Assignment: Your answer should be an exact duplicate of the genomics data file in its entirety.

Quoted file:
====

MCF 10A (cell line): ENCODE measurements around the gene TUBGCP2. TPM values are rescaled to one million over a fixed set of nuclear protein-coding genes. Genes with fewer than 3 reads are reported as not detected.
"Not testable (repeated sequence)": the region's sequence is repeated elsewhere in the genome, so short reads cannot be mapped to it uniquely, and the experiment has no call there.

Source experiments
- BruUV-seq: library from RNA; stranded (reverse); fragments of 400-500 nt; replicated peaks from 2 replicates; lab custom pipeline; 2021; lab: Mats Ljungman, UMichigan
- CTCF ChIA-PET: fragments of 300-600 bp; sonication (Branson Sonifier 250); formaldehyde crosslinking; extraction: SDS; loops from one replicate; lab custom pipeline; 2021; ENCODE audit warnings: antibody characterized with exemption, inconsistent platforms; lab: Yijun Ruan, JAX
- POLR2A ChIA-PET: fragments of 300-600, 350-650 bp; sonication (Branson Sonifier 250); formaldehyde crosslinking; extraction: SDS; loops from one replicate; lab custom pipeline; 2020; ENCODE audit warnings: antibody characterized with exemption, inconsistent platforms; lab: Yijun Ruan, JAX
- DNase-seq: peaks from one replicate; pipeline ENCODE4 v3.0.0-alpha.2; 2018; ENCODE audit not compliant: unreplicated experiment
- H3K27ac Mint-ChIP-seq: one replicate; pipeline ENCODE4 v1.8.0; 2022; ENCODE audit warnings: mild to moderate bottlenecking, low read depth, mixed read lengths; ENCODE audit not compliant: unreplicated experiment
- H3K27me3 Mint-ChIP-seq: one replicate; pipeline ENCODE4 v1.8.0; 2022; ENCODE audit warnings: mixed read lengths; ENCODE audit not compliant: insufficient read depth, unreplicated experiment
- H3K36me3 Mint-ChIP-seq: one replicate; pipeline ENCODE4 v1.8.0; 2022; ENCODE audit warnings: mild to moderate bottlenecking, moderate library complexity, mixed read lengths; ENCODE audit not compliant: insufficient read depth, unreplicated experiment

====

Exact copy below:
MCF 10A (cell line): ENCODE measurements around the gene TUBGCP2. TPM values are rescaled to one million over a fixed set of nuclear protein-coding genes. Genes with fewer than 3 reads are reported as not detected.
"Not testable (repeated sequence)": the region's sequence is repeated elsewhere in the genome, so short reads cannot be mapped to it uniquely, and the experiment has no call there.

Source experiments
- BruUV-seq: library from RNA; stranded (reverse); fragments of 400-500 nt; replicated peaks from 2 replicates; lab custom pipeline; 2021; lab: Mats Ljungman, UMichigan
- CTCF ChIA-PET: fragments of 300-600 bp; sonication (Branson Sonifier 250); formaldehyde crosslinking; extraction: SDS; loops from one replicate; lab custom pipeline; 2021; ENCODE audit warnings: antibody characterized with exemption, inconsistent platforms; lab: Yijun Ruan, JAX
- POLR2A ChIA-PET: fragments of 300-600, 350-650 bp; sonication (Branson Sonifier 250); formaldehyde crosslinking; extraction: SDS; loops from one replicate; lab custom pipeline; 2020; ENCODE audit warnings: antibody characterized with exemption, inconsistent platforms; lab: Yijun Ruan, JAX
- DNase-seq: peaks from one replicate; pipeline ENCODE4 v3.0.0-alpha.2; 2018; ENCODE audit not compliant: unreplicated experiment
- H3K27ac Mint-ChIP-seq: one replicate; pipeline ENCODE4 v1.8.0; 2022; ENCODE audit warnings: mild to moderate bottlenecking, low read depth, mixed read lengths; ENCODE audit not compliant: unreplicated experiment
- H3K27me3 Mint-ChIP-seq: one replicate; pipeline ENCODE4 v1.8.0; 2022; ENCODE audit warnings: mixed read lengths; ENCODE audit not compliant: insufficient read depth, unreplicated experiment
- H3K36me3 Mint-ChIP-seq: one replicate; pipeline ENCODE4 v1.8.0; 2022; ENCODE audit warnings: mild to moderate bottlenecking, moderate library complexity, mixed read lengths; ENCODE audit not compliant: insufficient read depth, unreplicated experiment